End the day with one of Florence’s culinary delights, the Bistecca Fiorentina. This beauty is very rare, rather large wood-grilled T-Bone steak, meant to be shared between two or three people, Try this delight at the Michelin-rated Ora d’Aria (Via Accademia dei Georgofili 9r, Ph +39 055 200 1699), one of Florence’s most renowned restaurants. Bookings for dinner are absolutely essential, however – don’t expect to just walk in! Give them a call. Otherwise you might like to try Trattoria Marione (Via della Spada 27, Ph +39 055 214756) or L’Osteria di Giovanni (Via del Moro, 22, 50123, Ph +39 055 284897)
Nearby Chic Retreats – JK Place Florence is, as the name suggests, centrally located in the city, as is Hotel Santa Maria Novella. Just outside the city, Villa Cora, Villa di Vignamaggio and Borgo i Vicelli are our picks. The charming Il Borro is approximately one hour south of Florence.
DAY 2 – MARVELLOUS MONTERIGGIONI AND SAN GIMIGNANO
Day two, we adopt a slower pace and centre on two of the walled towns that Tuscany is famed for, both within easy reach of Siena – Monteriggioni and San Gimignano.
Start your day by scaling the medieval walls of Monteriggioni. They were built in the built in the 13th century to both defend the town and provide a fortification in defence of nearby Siena. The walls span about 570 metres and very little of it – and the town itself – has changed architecturally since the 15th century. From the walls, there are terrific views in all directions. Entrance from the ticket office at the main town gate is €3.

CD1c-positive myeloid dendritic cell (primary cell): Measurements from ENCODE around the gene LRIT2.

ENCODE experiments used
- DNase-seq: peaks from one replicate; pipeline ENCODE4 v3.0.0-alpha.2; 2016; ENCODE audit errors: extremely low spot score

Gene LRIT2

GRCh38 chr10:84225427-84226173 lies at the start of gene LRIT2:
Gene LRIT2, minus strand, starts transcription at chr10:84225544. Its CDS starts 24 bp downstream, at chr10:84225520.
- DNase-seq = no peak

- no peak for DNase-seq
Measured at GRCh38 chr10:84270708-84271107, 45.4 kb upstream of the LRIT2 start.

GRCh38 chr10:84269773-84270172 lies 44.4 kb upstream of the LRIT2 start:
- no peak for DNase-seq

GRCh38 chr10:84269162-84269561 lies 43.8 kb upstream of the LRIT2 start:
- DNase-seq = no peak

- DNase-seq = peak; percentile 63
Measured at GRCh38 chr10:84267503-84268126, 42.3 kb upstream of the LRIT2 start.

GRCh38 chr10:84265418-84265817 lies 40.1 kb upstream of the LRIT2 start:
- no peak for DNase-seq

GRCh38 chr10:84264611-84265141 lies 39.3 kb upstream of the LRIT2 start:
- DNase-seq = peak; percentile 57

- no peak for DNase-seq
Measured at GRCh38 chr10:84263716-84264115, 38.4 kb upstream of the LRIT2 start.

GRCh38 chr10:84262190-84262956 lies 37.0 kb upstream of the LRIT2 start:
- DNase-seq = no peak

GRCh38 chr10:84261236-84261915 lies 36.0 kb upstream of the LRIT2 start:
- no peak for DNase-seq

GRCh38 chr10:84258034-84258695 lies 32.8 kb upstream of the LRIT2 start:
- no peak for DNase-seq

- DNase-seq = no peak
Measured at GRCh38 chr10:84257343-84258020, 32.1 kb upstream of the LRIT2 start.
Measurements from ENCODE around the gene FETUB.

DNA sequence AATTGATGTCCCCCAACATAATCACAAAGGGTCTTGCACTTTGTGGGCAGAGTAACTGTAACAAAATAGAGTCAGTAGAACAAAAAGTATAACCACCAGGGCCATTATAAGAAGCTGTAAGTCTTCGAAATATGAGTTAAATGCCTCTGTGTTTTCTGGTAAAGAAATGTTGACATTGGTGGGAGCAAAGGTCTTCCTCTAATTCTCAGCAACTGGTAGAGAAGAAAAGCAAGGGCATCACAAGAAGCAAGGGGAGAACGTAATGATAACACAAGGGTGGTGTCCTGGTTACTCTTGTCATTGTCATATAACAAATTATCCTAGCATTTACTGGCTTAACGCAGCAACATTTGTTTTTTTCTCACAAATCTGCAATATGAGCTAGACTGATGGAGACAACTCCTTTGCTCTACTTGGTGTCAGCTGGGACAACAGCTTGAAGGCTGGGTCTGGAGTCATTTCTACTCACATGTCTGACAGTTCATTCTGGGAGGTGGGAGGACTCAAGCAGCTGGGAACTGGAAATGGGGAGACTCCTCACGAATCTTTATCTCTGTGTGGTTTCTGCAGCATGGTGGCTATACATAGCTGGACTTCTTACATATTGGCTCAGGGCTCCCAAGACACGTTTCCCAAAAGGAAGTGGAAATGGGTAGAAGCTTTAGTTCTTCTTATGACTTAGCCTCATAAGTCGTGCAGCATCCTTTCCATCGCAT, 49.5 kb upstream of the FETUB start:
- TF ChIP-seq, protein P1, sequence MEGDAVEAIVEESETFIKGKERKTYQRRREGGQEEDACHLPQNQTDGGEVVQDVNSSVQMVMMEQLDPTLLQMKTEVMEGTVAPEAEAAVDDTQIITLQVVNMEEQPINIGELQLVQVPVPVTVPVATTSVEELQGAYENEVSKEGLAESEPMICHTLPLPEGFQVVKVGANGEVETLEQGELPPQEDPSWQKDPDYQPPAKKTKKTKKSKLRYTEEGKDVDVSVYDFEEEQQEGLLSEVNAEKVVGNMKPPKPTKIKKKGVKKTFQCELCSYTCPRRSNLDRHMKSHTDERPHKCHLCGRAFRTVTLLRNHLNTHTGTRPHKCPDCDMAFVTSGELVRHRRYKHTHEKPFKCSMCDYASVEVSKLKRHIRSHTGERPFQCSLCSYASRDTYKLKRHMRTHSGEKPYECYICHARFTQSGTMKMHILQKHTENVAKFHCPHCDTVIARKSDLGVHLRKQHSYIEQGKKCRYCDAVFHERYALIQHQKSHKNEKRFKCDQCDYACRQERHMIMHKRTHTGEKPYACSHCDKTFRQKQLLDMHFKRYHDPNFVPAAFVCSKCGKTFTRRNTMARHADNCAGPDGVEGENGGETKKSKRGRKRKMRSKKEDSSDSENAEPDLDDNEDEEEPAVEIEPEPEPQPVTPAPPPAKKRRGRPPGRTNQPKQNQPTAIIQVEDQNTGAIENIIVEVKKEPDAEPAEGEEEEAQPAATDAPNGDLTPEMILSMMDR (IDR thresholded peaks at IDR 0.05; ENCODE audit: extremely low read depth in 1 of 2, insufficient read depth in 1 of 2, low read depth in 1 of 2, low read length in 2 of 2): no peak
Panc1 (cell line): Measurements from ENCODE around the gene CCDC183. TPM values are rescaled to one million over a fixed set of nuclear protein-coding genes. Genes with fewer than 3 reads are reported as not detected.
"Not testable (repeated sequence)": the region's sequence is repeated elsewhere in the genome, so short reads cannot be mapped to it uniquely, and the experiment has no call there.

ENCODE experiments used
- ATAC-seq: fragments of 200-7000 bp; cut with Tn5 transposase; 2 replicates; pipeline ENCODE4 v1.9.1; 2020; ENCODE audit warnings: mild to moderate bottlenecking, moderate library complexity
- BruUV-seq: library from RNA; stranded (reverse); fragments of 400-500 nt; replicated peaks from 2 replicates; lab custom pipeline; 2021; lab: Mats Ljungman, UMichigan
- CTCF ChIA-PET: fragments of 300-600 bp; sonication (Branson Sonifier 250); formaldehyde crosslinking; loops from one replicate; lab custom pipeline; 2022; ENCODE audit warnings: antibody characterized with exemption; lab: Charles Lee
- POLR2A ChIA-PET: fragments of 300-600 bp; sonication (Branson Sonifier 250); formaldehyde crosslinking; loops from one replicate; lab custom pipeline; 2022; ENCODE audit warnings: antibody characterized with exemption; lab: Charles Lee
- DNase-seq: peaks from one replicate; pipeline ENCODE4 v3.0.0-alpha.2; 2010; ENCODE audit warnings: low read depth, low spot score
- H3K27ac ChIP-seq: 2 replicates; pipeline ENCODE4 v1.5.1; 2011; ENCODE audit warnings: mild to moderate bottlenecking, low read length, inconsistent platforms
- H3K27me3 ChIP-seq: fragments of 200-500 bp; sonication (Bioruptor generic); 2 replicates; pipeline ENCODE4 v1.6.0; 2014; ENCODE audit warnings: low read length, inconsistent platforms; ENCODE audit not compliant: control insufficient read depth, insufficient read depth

Quench your thirst by visiting the Vinicola Bartali (Strada dell’Abate 3) as you head north, out of town. This vineyard has a store selling wine, olive oil and local delicacies, and tasting are always available.
After wine tasting, drive the rest of the way to San Gimignano. This hilltop town has a very ancient history – it was first settled in Etruscan times.
Time again for lunch. We recommend Cum Quibus (Via S. Martino 17, Ph +39 0577 943199) for their acclaimed degustation menu and wine pairings. It’s very highly rated, so we advise giving them a call beforehand.
Start your time in San Gimignano in the Piazza Duomo, where the town’s major church, the Collegiata or Collegiate Church of Santa Maria Assunta, and the Palazzo Communale can be found – the town’s premiere attractions.
The Collegiata (Piazza Duomo 2) dates from the 12th century, although there has been a house of worship on the spot since the 10th century. Check out the utterly amazing frescoes – so vivid and vibrant after hundreds of years.
The Palazzo Comunale (Piazza Duomo 2) was the seat of power in the town from the 13th century. Climbing its bell tower, you have a spectacular view of all of the other towers, most of which are unfortunately unsafe to climb. The rest of the building is filled with meeting halls (The Sala di Dante, named after the famous poet, is a highlight) and the civic museum, with artworks by a raft of renaissance masters is worth a look. Entrance fee is €6,00.
Spend the rest of your afternoon wandering the town and admiring its simple, medieval charms until dinner time, then hop back in the car and make the drive north, once again to Castello Fuglinano (Loc. Casaglia, Ph +39 338 164 6242) for dinner. This castle originating from the 10th century now boasts a restaurant with view over San Gimignano, and wonderful homemade Tuscan cuisine. Bookings are strongly recommended, so give them a call ahead of time.